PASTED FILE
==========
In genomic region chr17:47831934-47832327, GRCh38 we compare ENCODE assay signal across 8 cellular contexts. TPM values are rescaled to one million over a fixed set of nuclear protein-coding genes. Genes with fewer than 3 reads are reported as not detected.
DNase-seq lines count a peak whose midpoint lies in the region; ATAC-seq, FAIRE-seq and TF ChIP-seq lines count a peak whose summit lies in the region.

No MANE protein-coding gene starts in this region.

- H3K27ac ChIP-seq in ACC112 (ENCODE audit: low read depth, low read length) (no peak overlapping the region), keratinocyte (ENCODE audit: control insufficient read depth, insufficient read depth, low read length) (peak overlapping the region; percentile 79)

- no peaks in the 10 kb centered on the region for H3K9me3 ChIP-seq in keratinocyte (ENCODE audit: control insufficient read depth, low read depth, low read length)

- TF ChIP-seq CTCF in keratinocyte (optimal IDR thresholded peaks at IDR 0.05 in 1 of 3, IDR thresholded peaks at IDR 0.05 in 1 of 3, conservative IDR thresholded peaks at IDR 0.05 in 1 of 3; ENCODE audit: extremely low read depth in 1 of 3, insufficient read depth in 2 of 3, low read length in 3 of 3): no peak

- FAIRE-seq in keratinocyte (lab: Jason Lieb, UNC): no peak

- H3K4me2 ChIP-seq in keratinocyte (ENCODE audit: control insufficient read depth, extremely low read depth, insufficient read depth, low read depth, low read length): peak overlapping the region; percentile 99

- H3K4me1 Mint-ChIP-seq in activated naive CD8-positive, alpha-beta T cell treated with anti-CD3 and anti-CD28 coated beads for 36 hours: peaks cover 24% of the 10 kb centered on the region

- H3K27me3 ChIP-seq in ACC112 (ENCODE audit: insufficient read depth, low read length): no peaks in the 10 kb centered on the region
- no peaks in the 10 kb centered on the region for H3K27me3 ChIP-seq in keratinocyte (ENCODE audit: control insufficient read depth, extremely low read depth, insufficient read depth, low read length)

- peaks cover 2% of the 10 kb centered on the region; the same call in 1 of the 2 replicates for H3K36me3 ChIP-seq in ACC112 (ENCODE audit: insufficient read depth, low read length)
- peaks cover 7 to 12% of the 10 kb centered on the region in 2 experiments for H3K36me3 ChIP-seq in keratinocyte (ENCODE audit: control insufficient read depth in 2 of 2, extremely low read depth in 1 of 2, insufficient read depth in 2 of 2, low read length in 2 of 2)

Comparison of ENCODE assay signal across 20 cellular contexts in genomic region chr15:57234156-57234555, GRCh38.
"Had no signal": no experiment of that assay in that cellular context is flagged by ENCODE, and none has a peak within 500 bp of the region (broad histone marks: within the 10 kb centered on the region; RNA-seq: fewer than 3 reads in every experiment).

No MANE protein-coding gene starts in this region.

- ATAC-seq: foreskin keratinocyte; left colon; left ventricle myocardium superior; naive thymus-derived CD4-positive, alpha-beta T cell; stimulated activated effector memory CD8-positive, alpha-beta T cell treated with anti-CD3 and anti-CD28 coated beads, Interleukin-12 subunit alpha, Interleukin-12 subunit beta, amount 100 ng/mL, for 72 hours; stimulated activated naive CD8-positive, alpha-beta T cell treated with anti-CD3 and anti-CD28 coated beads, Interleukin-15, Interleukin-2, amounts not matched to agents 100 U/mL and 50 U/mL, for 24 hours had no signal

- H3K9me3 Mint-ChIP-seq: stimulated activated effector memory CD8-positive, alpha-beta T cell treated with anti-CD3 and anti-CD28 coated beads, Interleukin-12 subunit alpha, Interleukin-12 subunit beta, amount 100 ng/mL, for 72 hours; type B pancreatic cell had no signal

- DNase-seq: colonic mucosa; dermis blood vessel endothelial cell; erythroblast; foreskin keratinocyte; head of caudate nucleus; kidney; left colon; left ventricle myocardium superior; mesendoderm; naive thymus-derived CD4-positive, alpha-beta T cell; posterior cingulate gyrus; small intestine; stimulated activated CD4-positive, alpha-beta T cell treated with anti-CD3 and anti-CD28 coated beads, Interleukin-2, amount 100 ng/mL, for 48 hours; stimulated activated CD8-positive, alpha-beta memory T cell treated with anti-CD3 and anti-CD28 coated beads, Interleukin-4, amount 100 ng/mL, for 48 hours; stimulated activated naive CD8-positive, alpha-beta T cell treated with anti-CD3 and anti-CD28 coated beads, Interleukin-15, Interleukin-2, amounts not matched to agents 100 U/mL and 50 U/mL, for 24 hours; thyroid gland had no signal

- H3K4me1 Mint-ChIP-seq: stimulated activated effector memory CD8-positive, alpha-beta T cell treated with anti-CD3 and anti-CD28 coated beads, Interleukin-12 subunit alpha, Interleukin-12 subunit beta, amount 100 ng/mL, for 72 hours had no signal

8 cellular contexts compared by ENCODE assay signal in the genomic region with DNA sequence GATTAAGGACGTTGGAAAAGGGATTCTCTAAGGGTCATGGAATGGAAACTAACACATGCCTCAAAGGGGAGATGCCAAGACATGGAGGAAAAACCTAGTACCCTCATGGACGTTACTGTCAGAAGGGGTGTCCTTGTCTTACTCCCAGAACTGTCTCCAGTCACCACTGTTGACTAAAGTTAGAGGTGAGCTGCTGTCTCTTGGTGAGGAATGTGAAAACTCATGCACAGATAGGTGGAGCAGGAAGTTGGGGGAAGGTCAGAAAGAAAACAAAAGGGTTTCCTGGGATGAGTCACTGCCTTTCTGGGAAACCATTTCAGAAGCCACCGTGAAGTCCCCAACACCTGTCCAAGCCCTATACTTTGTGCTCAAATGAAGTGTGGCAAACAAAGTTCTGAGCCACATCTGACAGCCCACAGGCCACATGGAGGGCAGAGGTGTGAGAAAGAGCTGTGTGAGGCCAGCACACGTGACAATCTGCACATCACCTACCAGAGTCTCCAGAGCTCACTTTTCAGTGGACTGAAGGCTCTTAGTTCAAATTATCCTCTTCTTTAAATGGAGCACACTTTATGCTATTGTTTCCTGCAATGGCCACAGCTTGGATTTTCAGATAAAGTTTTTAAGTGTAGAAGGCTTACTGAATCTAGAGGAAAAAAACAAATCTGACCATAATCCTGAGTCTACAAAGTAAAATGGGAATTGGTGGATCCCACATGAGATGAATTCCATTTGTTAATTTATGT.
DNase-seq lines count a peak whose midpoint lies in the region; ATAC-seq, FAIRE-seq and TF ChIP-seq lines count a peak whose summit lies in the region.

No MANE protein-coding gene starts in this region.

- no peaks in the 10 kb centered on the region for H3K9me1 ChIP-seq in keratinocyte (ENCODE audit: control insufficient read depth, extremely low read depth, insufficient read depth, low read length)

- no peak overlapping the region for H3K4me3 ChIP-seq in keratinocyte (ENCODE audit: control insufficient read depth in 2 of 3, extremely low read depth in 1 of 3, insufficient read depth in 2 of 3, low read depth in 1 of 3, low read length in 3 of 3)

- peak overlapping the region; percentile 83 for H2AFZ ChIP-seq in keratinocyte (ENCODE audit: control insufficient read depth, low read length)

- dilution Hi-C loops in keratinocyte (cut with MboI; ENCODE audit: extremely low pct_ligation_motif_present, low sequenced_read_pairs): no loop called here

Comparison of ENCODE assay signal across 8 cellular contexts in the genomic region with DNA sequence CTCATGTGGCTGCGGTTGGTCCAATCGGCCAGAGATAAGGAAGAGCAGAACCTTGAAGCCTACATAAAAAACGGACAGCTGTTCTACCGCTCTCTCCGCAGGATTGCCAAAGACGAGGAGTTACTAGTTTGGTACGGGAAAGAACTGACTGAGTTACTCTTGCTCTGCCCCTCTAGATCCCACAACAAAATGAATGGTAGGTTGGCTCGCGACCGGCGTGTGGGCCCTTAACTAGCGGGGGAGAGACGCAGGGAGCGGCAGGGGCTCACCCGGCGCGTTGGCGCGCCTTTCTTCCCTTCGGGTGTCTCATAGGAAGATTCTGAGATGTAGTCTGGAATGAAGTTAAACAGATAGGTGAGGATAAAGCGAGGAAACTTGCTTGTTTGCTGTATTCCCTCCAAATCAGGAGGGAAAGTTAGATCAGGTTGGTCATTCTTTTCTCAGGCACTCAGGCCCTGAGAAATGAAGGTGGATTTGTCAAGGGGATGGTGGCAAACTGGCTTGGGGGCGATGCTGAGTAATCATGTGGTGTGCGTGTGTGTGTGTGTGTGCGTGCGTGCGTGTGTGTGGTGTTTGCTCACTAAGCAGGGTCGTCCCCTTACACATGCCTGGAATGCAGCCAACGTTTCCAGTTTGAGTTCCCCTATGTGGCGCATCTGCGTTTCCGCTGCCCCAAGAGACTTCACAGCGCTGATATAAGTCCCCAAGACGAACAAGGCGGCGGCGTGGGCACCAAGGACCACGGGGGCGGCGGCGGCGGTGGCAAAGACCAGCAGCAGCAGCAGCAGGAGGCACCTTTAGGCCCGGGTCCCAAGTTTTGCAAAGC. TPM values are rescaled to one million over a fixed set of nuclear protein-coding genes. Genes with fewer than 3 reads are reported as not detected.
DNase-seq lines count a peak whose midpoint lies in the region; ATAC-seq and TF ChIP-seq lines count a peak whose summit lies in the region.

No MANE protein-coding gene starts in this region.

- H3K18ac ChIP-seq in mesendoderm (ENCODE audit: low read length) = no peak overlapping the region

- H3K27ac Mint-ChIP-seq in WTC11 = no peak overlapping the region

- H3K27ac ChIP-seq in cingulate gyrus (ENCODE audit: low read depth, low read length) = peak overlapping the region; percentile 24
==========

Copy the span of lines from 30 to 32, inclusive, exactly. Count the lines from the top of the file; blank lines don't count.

No MANE protein-coding gene starts in this region.

- H3K18ac ChIP-seq in mesendoderm (ENCODE audit: low read length) = no peak overlapping the region

- H3K27ac Mint-ChIP-seq in WTC11 = no peak overlapping the region